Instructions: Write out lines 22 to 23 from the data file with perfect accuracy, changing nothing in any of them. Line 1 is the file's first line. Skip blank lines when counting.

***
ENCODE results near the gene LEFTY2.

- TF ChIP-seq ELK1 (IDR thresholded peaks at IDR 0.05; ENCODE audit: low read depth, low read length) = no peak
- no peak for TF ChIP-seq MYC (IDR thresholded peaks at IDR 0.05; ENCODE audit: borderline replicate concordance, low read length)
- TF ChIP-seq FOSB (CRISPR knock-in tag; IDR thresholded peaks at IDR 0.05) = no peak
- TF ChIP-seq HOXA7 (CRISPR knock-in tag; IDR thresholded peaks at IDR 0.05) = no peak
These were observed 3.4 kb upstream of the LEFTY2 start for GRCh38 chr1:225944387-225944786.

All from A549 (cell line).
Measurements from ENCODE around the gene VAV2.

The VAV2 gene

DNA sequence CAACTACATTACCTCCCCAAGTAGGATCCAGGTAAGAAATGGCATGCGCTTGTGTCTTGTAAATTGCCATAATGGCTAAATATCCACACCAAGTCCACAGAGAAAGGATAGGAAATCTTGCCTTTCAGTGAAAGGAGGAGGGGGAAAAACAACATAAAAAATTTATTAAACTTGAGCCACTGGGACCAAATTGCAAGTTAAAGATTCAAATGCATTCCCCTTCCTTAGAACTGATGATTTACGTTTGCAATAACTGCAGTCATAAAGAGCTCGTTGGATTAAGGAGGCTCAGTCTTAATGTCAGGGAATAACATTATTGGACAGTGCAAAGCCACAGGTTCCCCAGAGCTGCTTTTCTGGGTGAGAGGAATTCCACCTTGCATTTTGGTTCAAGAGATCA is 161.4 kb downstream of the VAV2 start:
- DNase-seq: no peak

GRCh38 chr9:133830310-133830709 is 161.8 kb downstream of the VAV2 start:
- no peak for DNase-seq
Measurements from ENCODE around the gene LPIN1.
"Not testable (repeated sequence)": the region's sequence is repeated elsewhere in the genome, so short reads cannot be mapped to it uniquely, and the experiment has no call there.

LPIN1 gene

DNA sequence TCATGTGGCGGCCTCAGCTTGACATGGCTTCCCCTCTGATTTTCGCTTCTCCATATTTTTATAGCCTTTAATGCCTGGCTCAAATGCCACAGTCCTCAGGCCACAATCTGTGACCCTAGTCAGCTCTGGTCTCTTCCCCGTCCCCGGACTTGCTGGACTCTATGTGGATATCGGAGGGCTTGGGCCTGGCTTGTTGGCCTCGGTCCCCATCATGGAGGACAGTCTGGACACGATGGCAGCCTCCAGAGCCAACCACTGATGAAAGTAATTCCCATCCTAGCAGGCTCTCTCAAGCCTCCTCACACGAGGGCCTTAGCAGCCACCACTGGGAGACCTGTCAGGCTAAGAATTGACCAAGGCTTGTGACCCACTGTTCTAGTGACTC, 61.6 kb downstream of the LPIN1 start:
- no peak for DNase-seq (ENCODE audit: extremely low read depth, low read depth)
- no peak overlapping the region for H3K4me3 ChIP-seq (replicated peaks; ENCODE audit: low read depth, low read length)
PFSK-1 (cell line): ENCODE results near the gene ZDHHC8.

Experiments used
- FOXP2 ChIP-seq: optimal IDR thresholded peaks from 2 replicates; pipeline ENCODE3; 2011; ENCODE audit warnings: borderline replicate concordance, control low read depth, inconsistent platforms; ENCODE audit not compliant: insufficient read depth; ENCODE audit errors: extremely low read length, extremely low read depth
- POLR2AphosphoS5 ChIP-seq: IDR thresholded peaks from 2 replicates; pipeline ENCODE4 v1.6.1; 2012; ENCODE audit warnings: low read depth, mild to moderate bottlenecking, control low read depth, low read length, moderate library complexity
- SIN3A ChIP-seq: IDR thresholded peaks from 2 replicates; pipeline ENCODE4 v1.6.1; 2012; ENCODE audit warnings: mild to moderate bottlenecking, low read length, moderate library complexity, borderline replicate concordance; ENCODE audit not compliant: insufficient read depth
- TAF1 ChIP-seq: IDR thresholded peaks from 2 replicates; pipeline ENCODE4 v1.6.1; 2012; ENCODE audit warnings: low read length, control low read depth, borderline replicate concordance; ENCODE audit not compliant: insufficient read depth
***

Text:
- FOXP2 ChIP-seq: optimal IDR thresholded peaks from 2 replicates; pipeline ENCODE3; 2011; ENCODE audit warnings: borderline replicate concordance, control low read depth, inconsistent platforms; ENCODE audit not compliant: insufficient read depth; ENCODE audit errors: extremely low read length, extremely low read depth
- POLR2AphosphoS5 ChIP-seq: IDR thresholded peaks from 2 replicates; pipeline ENCODE4 v1.6.1; 2012; ENCODE audit warnings: low read depth, mild to moderate bottlenecking, control low read depth, low read length, moderate library complexity